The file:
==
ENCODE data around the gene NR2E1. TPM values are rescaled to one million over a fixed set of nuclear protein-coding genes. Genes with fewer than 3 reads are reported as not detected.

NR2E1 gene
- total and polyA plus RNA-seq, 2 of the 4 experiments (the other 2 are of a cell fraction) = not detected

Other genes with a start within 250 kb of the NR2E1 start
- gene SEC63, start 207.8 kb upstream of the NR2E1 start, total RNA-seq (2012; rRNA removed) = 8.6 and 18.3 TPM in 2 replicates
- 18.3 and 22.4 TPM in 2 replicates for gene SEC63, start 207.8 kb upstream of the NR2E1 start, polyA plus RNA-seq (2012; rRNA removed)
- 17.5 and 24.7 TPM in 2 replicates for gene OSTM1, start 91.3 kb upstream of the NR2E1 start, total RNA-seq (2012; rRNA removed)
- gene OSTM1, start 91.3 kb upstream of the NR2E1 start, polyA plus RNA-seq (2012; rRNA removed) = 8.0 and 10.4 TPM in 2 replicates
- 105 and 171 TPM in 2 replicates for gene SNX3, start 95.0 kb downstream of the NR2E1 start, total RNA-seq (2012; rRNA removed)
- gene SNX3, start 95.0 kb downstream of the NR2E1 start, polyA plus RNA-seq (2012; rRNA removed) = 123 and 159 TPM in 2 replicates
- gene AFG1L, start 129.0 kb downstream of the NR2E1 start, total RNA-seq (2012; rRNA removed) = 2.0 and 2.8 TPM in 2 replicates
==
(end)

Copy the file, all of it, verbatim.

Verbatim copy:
ENCODE data around the gene NR2E1. TPM values are rescaled to one million over a fixed set of nuclear protein-coding genes. Genes with fewer than 3 reads are reported as not detected.

NR2E1 gene
- total and polyA plus RNA-seq, 2 of the 4 experiments (the other 2 are of a cell fraction) = not detected

Other genes with a start within 250 kb of the NR2E1 start
- gene SEC63, start 207.8 kb upstream of the NR2E1 start, total RNA-seq (2012; rRNA removed) = 8.6 and 18.3 TPM in 2 replicates
- 18.3 and 22.4 TPM in 2 replicates for gene SEC63, start 207.8 kb upstream of the NR2E1 start, polyA plus RNA-seq (2012; rRNA removed)
- 17.5 and 24.7 TPM in 2 replicates for gene OSTM1, start 91.3 kb upstream of the NR2E1 start, total RNA-seq (2012; rRNA removed)
- gene OSTM1, start 91.3 kb upstream of the NR2E1 start, polyA plus RNA-seq (2012; rRNA removed) = 8.0 and 10.4 TPM in 2 replicates
- 105 and 171 TPM in 2 replicates for gene SNX3, start 95.0 kb downstream of the NR2E1 start, total RNA-seq (2012; rRNA removed)
- gene SNX3, start 95.0 kb downstream of the NR2E1 start, polyA plus RNA-seq (2012; rRNA removed) = 123 and 159 TPM in 2 replicates
- gene AFG1L, start 129.0 kb downstream of the NR2E1 start, total RNA-seq (2012; rRNA removed) = 2.0 and 2.8 TPM in 2 replicates